Whether you want to know why Obama could not explicitly denounce Mubarak or why your flatmate keeps using your milk, the “social calculus” offered by stories may be vital. Human survival requires a rather careful but quick processing of temporal and causal structures; understanding the intention of others and inferring explanations for events. It is therefore likely, as Brian Boyd points out in the extremely prescient Origin of Stories, that because human beings appear to think via experience, the simulations offered by stories constitute a kind of gruelling neurological boot camp. Coupled with our everyday lives this boot camp experience aids our reasoning about life and provides us with useful ‘scripts’ from which to draw conclusions. Narrative is, then, according to Boyd underpinned by Theory of Mind, our “intense interest in monitoring” and “understanding” other social agents.

For sure, this is a more naturalistic account of what a Romantic might term empathy, but it lacks many of the pseudo-mystical obfuscations which often accompany that particular term. Indeed, one of the main strengths of Evocriticism is the way it often builds upon or offers empirical evidence for the insights of scholars who have gone before. We now know that what men like Shelley and Hazlitt viewed as a curious 'going out of the self', is actually far more likely the result of ‘mirror neurons’ firing in the brain. By utilising both humanities and scientific methodologies and focuses, then, Evocriticism offers fresh insights and refutes the fragmented division of fields of inquiry which Tory cuts appear to rely upon and reinforce.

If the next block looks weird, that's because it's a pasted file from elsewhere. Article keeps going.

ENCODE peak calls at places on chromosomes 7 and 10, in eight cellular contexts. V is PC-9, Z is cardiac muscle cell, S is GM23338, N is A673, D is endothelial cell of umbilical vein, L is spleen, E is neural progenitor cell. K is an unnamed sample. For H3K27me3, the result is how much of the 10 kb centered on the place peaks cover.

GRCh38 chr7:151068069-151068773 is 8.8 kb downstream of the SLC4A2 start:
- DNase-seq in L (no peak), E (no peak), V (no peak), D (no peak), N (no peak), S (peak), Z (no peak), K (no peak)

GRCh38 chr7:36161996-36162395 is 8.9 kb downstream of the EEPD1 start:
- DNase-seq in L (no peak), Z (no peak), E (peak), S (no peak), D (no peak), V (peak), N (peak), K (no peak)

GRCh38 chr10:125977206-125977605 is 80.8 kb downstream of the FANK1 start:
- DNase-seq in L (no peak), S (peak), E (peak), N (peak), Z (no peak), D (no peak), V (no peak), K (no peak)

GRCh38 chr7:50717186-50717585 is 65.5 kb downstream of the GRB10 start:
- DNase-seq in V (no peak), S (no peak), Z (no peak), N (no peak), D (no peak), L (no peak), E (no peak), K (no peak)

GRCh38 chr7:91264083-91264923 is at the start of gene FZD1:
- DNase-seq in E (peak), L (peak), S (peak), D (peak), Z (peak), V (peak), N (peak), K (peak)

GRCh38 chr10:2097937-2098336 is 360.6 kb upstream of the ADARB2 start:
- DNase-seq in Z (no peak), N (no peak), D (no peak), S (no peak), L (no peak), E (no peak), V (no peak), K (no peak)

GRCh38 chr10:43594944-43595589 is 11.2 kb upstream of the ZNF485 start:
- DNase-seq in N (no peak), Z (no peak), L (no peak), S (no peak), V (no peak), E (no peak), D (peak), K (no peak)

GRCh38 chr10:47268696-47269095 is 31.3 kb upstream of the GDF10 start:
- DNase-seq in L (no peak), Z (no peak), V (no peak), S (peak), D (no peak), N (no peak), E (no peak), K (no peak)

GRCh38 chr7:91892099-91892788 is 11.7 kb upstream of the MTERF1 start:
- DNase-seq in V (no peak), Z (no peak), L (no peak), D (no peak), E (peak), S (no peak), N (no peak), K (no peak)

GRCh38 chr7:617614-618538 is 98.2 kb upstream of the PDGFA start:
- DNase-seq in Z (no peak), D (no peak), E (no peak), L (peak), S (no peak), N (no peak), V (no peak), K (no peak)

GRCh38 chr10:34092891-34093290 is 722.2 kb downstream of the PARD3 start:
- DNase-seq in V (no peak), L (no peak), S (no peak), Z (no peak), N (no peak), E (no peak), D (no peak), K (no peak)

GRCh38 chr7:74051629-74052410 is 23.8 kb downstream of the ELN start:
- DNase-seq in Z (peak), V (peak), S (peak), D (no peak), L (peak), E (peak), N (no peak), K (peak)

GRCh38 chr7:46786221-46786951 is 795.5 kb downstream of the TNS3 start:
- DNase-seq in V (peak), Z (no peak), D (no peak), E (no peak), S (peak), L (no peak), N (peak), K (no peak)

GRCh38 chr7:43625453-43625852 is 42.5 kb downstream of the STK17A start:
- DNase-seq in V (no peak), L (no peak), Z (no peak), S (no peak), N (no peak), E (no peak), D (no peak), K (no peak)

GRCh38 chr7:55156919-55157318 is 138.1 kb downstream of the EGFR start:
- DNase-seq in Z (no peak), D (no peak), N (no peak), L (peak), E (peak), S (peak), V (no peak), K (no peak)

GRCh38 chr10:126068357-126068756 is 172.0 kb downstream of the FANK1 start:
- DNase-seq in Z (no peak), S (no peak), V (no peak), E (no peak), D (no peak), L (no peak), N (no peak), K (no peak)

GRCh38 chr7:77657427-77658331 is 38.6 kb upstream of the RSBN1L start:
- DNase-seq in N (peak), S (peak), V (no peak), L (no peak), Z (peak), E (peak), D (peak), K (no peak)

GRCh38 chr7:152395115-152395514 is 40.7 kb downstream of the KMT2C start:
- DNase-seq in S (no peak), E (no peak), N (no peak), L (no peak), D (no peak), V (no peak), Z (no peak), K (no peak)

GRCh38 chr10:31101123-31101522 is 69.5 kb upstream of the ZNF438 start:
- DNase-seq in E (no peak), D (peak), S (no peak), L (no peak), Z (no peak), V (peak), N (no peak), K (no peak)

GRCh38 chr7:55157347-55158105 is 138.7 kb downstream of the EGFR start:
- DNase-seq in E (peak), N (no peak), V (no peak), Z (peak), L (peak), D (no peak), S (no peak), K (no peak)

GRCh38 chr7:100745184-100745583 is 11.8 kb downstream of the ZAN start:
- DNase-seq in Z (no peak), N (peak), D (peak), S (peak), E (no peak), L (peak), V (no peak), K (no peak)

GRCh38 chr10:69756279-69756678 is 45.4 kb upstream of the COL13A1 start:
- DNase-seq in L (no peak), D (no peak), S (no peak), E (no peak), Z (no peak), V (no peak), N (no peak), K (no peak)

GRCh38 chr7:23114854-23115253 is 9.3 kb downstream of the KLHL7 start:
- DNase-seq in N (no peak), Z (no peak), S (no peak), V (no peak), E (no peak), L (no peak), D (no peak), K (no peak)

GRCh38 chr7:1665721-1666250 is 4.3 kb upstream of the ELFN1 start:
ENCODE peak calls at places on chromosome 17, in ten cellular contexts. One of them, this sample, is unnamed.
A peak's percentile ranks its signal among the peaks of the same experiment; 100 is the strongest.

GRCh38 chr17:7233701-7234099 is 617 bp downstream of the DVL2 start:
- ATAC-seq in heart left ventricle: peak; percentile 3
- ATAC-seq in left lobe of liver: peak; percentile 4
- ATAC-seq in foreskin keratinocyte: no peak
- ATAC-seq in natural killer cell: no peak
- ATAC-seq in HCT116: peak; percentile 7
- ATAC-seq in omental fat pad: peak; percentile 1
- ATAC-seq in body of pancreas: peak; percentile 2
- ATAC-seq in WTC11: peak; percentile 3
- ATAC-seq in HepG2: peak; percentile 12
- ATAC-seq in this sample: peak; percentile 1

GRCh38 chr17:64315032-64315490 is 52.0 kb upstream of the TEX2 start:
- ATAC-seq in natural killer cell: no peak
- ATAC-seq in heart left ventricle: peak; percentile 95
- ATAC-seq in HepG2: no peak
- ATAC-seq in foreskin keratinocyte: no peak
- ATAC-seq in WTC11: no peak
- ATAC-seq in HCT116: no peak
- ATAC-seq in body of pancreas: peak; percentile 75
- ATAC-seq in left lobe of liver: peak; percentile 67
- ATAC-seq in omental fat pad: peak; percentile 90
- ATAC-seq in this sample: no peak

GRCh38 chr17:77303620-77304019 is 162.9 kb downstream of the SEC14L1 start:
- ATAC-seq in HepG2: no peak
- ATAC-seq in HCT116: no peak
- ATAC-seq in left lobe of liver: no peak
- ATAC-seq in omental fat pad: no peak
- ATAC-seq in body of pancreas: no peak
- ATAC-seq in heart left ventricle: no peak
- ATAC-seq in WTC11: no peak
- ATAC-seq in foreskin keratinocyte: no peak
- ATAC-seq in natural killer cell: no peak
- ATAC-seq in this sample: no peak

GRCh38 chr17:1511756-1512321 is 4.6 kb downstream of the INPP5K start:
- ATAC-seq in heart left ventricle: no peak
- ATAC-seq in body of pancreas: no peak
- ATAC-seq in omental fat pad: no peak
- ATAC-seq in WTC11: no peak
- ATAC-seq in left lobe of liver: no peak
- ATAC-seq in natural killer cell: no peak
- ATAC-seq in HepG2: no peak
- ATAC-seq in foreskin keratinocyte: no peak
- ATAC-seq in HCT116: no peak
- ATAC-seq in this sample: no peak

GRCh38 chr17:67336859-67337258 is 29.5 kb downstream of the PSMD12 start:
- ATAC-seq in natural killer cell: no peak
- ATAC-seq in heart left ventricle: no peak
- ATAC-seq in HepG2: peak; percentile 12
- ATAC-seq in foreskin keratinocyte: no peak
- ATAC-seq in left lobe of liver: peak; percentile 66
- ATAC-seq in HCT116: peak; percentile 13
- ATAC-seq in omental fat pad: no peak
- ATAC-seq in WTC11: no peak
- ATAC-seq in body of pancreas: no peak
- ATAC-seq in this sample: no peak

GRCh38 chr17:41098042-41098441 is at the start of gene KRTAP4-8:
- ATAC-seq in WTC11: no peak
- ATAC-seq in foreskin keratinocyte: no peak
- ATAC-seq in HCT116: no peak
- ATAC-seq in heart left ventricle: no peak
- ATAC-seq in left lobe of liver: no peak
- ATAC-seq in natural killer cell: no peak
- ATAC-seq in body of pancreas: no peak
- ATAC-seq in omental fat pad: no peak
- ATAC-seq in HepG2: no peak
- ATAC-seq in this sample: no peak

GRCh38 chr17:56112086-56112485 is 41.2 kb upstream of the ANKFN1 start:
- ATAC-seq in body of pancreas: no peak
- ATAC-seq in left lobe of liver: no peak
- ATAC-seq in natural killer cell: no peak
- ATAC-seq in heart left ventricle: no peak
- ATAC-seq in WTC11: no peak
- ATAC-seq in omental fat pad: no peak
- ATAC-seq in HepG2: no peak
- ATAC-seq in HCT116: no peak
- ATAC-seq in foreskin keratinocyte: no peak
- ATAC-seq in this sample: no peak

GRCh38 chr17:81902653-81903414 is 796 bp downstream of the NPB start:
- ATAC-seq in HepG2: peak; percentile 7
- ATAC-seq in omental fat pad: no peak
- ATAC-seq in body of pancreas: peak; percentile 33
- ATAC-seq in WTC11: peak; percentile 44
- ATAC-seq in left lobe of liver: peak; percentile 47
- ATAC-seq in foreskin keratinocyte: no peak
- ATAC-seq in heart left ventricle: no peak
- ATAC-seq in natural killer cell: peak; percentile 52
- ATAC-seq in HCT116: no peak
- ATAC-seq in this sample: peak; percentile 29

One exciting new path that Evocriticism might tread in the future is a more considered relationship between itself and the more politically minded modes of cultural critique. Nearly fifty years ago Pierre Macherray claimed literature's emancipatory potential lay in its ability to stage or objectify the complex of ideologies within which we are all immersed. Interestingly, some of the Evocritics now appear to be unwittingly singing from similar hymn sheets. Information flows at a much more rapid pace with narrative than it does in real life, Boyd asserts, but it also allows for a comparatively disengaged perspective and thus a considerably improved hermeneutics. Likewise, literature's apparent evolutionary role in manipulating attention suggests rather fruitful connections with those scholars analysing the relationship between language and ideology. 

All this points to the fact that we should not surrender so supinely to a meek “humanities will not save the world” think. On the contrary, we should reject the very notion of a humanities-sciences split. It is just another of those make believe divisions (rather like that between front and back office functions) which the Tories have dreamt up to justify their savage cuts. The ideas of those like Horlick are blighted by that myopia and mediocrity which so often passes for acumen in the business world. In reality, there are both practical and ethical justifications for a study of the humanities. And in truth, as all right minded people know, this is not really a battle between the Higgs Boson or Harry Potter. It is one between those who would fund education in its richest and most meaningful sense, and those who would have it annexed by a narrow set of crude financial concerns.